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Has Cursive Handwriting Lost its Usefulness in Today’s Tech-Based World?


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57e94d8cb6173 Carson Podtburg concentrates on each letter's correct formation.
Owen Buss demonstrates the perfect letter "z" to his buddy, Trevin Unvert, during cursive class.
Carson Podtburg concentrates on each letter's correct formation.

Constant access to tech devices makes it possible to communicate with nearly anyone, at almost any time of the day. This has many people asking the question: “Is there still a place for cursive writing in today’s already curriculum-crowded classroom? Does cursive still have a place in society?” The research may surprise you. Over the past several years, many schools have abandoned the teaching of cursive to make time to teach the constantly growing list of other expected learning outcomes. The argument, at times, is that nobody communicates that way anymore. And, although there is some truth to this viewpoint, cursive proponents would argue that the research tells of a greater need for the teaching of cursive than ever before. Learning to write in cursive is shown to help develop the areas of the brain for thinking, language, and working memory. Learning cursive stimulates synapses between the left and right hemispheres of the brain. This doesn’t happen when someone prints or types using a keyboard. As a result, comprehension increases. Learning to write in cursive is an important tool for cognitive development. When a child learns to read and write in cursive, he or she must integrate fine motor skills with visual and tactile processing abilities. It requires the use of multiple senses, and therefore supports cognitive function. Once speed and efficiency are achieved, cursive may allow students to focus more of their attention on the content of their writing, rather than the mechanics of the print itself. One day last week, I announced to my third graders that we were going to skip cursive that day. I thought we’d “take a break” and spend additional time reading the literature classic that they were enjoying so much. They groaned their disappointment. To them, cursive is like learning a foreign language, or part of being in a secret society where cursive is the “code” that only they can read. It is a rite of passage from being a “little kid” to being a “BIG Kid.” They don’t care about the research. They are just waiting to learn all the letters in their own names, so they can write them like an adult. They just know it’s fun. I think that’s a good thing, too.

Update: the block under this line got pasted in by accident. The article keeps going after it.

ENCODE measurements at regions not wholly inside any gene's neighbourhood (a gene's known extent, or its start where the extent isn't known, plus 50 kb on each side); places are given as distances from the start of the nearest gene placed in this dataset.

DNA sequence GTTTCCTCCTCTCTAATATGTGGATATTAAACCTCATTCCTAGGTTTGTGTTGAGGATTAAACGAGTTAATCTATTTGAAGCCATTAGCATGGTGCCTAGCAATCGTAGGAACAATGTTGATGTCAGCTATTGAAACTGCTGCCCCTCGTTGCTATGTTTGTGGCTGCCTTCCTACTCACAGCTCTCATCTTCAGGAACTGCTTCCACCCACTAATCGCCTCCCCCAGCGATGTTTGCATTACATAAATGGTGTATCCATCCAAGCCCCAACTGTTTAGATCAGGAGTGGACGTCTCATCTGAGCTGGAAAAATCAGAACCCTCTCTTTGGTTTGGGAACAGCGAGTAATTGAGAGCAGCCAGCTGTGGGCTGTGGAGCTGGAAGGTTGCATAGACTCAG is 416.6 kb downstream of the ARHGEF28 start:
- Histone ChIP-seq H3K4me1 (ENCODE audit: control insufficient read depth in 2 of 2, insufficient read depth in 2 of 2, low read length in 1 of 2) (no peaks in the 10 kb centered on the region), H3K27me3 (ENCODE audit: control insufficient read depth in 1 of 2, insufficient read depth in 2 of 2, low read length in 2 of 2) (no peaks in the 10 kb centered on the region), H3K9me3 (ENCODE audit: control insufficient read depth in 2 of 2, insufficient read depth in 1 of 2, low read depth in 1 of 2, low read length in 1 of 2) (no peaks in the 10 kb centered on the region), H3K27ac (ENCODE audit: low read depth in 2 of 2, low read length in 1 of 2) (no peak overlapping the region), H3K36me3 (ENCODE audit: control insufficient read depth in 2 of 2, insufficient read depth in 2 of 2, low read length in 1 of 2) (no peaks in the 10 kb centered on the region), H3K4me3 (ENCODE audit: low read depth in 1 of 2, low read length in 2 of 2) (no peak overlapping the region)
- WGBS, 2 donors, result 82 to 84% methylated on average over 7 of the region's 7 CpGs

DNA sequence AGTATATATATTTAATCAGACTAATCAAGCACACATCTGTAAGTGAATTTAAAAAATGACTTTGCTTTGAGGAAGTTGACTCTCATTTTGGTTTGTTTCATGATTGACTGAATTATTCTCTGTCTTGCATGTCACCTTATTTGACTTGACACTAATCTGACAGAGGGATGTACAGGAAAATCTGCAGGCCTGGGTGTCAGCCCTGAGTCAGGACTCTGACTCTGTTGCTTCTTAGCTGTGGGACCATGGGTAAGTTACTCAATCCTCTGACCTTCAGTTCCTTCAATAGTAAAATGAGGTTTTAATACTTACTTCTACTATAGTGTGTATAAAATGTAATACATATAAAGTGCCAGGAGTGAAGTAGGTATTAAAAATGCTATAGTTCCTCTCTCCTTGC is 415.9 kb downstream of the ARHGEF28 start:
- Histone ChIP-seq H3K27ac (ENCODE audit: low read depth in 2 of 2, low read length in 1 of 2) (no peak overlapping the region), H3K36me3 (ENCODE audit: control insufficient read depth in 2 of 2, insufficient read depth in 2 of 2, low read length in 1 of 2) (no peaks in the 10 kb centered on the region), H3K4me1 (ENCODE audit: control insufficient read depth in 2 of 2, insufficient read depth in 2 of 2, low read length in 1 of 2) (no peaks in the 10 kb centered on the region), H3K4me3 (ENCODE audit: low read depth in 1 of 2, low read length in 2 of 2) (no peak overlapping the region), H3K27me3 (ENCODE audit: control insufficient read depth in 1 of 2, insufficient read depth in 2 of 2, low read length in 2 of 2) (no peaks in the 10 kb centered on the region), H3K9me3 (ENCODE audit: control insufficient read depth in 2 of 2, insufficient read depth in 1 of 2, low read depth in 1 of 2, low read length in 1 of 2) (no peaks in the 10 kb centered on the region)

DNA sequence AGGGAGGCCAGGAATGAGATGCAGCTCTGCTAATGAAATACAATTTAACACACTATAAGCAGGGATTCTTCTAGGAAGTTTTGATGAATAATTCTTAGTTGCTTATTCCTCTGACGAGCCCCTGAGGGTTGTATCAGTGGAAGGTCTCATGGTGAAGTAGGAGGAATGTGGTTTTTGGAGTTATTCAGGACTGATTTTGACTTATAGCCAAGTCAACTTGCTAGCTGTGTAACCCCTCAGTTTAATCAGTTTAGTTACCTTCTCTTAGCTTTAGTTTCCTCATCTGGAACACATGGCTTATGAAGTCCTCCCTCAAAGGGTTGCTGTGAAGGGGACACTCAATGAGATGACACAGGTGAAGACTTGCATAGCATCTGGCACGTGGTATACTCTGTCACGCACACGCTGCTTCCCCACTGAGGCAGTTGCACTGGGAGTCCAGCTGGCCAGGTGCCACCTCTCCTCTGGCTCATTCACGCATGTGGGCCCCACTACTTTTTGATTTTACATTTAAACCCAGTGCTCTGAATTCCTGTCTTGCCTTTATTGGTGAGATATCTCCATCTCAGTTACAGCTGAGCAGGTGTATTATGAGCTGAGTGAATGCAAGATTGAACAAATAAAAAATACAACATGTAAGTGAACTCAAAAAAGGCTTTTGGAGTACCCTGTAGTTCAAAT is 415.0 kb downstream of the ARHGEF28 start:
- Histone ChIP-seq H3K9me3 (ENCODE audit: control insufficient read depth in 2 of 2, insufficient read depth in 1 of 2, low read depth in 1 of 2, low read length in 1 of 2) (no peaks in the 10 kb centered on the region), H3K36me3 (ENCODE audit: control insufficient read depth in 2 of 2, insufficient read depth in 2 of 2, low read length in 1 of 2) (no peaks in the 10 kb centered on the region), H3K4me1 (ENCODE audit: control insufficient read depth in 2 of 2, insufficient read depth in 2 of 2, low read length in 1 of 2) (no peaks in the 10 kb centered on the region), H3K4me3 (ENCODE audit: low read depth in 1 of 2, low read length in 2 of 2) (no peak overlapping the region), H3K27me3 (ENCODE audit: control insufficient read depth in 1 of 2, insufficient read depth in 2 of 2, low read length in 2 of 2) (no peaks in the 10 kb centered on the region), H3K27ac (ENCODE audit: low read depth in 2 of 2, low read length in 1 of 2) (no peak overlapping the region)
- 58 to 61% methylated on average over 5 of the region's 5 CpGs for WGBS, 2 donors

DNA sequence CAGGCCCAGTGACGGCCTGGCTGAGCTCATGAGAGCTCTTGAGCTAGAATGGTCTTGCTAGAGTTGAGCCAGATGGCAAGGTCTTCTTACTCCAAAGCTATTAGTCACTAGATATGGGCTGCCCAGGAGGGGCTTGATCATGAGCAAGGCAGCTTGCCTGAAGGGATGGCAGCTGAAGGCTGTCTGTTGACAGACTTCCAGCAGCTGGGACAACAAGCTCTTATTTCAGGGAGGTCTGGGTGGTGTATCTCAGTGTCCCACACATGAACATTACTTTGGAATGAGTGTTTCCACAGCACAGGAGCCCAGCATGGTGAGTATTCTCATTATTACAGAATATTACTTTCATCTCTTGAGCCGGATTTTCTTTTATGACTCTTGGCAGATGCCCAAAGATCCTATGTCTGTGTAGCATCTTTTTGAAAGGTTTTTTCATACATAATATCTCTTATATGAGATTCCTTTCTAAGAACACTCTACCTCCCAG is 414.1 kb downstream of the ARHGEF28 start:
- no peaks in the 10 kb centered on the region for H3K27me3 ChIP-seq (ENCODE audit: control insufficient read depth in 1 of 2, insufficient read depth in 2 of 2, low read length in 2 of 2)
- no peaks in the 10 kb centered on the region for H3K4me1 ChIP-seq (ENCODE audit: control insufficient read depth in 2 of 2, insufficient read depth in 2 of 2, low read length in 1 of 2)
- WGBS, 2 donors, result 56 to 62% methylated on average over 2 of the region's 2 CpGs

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Freeman Public Schools415 8th StreetP.O. Box 259Adams, NE  68301

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